Jesus in Revelation

In the eyes of many, the book of Revelation is a strange volume of beasts and war and tribulation and pestilence. But  it begins with these words:

The Revelation of Jesus Christ, which God gave unto him, to shew unto his servants things which must shortly come to pass; and he sent and signified it by his angel unto his servant John: Who bare record of the word of God, and of the testimony of Jesus Christ, and of all things that he saw.

“The Revelation of Jesus Christ”—you can read that two ways in Greek. It’s either the revelation from Jesus Christ or it is the revelation concerning Jesus Christ. In fact, it’s both.

What does Revelation tell us about Jesus Christ? Let’s look at it. Let’s go through the book, starting with chapter 1, and see what the book says for itself. I’m not going to have a lot of extra commentary on these texts this morning. They speak for themselves. I’m just going to draw your attention to them, and weave them together into a portrait of Jesus. Chapter 1, verse 4:

4John to the seven churches which are in Asia: Grace be unto you, and peace, from him which is, and which was, and which is to come; and from the seven Spirits which are before his throne; 5And from Jesus Christ, who is the faithful witness, and the first begotten of the dead, and the prince of the kings of the earth. Unto him that loved us, and washed us from our sins in his own blood, 6And hath made us kings and priests unto God and his Father; to him be glory and dominion for ever and ever. Amen. 7Behold, he cometh with clouds; and every eye shall see him, and they also which pierced him: and all kindreds of the earth shall wail because of him. Even so, Amen. 8I am Alpha and Omega, the beginning and the ending, saith the Lord, which is, and which was, and which is to come, the Almighty.

John begins with a blessing, from the Father, and the Son, and the Holy Spirit. John believes in the Trinity. He believes that Jesus is not just a man, not a mere heavenly being, but is one with the Father and the Spirit. Or, as the same John tells us in his Gospel, chapter 1:

In the beginning was the Word, and the word was with God, and the word was God. … And the Word was made flesh, and dwelt among us.

He tells us in chapter 3 of his Gospel, “God so loved the world that he gave his only begotten son, that whosoever believeth in him should not perish but have everlasting life.”

That’s the same good news he tells us here. Jesus loved us, and he washed us from our sins in his blood, shed on the cross. He is the faithful witness, or “martyr” as it reads literally in Greek—and he is risen from the dead. He has made us to be kings and priests with him. And he is coming again in glory, to judge the living and the dead.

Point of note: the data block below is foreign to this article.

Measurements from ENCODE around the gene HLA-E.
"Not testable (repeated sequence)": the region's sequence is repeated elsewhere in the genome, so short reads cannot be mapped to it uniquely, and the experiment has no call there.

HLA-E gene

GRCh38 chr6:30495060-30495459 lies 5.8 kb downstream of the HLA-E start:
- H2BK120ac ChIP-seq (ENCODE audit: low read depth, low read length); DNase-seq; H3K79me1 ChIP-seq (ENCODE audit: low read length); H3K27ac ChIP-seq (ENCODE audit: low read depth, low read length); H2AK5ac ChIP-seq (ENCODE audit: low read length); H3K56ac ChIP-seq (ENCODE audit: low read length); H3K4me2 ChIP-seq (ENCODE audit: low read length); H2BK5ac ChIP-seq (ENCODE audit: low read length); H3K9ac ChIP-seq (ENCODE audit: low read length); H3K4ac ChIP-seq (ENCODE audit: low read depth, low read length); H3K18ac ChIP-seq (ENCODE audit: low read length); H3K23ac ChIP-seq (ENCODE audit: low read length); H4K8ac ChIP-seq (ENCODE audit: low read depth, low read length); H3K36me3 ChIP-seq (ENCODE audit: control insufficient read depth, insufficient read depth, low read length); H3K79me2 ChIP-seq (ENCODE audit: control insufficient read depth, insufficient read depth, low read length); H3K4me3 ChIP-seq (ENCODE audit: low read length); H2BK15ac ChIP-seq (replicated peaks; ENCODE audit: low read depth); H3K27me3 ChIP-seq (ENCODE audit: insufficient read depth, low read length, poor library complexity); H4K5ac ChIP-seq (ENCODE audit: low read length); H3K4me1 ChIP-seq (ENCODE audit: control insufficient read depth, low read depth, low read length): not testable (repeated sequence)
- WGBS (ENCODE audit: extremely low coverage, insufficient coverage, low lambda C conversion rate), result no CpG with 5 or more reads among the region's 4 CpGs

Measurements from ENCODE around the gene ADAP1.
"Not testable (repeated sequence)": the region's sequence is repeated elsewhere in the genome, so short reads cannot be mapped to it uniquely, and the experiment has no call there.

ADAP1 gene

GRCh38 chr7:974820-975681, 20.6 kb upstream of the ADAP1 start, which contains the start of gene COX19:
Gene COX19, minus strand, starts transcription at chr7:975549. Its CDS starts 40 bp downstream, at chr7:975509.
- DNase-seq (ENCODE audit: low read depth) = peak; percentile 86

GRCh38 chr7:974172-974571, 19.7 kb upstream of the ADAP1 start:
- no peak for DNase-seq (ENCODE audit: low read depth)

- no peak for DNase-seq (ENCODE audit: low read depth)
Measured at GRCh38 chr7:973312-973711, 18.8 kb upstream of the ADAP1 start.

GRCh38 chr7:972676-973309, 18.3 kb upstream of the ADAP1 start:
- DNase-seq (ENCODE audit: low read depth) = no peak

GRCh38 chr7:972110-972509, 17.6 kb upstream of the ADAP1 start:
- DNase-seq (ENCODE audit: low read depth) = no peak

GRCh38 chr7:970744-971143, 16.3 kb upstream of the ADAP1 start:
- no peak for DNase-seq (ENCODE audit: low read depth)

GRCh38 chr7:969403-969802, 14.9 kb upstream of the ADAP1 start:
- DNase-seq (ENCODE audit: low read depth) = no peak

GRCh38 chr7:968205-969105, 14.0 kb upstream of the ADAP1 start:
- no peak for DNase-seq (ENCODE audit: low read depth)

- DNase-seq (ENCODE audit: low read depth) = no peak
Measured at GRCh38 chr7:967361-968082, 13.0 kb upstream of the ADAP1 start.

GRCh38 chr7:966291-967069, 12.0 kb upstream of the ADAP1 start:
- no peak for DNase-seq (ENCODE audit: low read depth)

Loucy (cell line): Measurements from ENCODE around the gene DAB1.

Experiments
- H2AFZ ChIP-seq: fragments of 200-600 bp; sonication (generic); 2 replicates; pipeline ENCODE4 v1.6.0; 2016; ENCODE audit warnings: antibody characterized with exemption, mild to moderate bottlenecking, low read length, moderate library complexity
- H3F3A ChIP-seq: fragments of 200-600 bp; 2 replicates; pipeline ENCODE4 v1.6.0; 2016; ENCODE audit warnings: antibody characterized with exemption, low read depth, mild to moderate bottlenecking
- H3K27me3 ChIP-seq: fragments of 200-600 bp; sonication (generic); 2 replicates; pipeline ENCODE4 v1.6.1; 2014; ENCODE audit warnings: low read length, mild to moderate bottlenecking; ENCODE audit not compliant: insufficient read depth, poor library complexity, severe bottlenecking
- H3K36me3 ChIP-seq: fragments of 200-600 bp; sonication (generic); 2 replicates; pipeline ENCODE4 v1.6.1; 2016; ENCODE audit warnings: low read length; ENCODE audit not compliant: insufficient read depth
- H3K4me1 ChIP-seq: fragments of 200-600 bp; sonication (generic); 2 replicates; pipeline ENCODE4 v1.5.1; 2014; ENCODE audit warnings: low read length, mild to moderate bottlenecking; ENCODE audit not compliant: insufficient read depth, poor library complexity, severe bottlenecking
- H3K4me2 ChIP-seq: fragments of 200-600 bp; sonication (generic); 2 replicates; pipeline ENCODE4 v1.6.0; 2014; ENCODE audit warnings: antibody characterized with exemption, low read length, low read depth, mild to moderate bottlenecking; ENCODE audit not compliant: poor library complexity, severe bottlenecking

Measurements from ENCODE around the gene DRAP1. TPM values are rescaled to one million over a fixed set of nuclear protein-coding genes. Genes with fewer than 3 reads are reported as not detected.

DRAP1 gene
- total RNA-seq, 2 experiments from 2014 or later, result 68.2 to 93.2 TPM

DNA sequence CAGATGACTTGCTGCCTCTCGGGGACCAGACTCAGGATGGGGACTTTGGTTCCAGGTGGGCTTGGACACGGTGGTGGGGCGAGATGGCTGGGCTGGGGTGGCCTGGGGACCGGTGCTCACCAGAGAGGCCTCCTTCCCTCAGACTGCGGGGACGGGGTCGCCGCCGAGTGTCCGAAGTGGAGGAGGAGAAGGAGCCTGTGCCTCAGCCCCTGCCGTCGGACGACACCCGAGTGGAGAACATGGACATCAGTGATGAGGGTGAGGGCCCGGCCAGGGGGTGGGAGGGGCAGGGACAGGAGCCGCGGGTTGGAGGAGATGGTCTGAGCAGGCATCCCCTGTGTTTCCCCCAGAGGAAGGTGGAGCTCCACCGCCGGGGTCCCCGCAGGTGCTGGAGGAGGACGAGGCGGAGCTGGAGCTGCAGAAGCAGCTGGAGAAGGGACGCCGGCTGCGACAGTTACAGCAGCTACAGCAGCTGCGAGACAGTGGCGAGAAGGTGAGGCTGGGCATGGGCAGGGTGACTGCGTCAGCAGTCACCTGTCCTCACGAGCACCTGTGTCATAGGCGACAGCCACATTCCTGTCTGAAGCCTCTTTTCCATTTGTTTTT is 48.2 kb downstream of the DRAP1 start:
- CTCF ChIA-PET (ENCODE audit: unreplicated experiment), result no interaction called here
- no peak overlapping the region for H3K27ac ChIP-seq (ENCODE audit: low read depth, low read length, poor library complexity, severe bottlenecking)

This is the prologue. This sets the stage for when this same Jesus appears to John in verse 11, telling him to write to the seven churches. John sees Jesus standing in the middle of seven candlestands—they represent the seven churches, he is told. So Jesus is presented not sitting away on his throne, not far removed from these churches, and their sufferings, and their trials, but in their very midst. He writes different things to each church, but he tells each, “I know you. I know what you are going through. I know your struggles. I know your weaknesses.” He encourages each in those things they do well, he warns each in things where they are in danger. To each he gives the promise that if they overcome, they will be seated with him in glory.

And he says after each one, “He that hath an ear, let him hear what the Spirit saith unto the churches.” In short—John is saying, Listen! Does something here apply to you? Listen! Take counsel from Jesus, who knows your struggle. Take comfort from Jesus, who is by your side. Take courage from Jesus, who wants you to overcome, as he overcame.

We go on to chapter 4–John is called up to the throne of God in heaven. He sees strange beasts around the throne, and twenty four elders, all bowing down and worshipping him. And in chapter 5 we see that the one on the throne has a scroll, and the question is asked, “Who is worthy to open it?” No man can be found who is worthy—and John starts to weep. But then he hears a voice: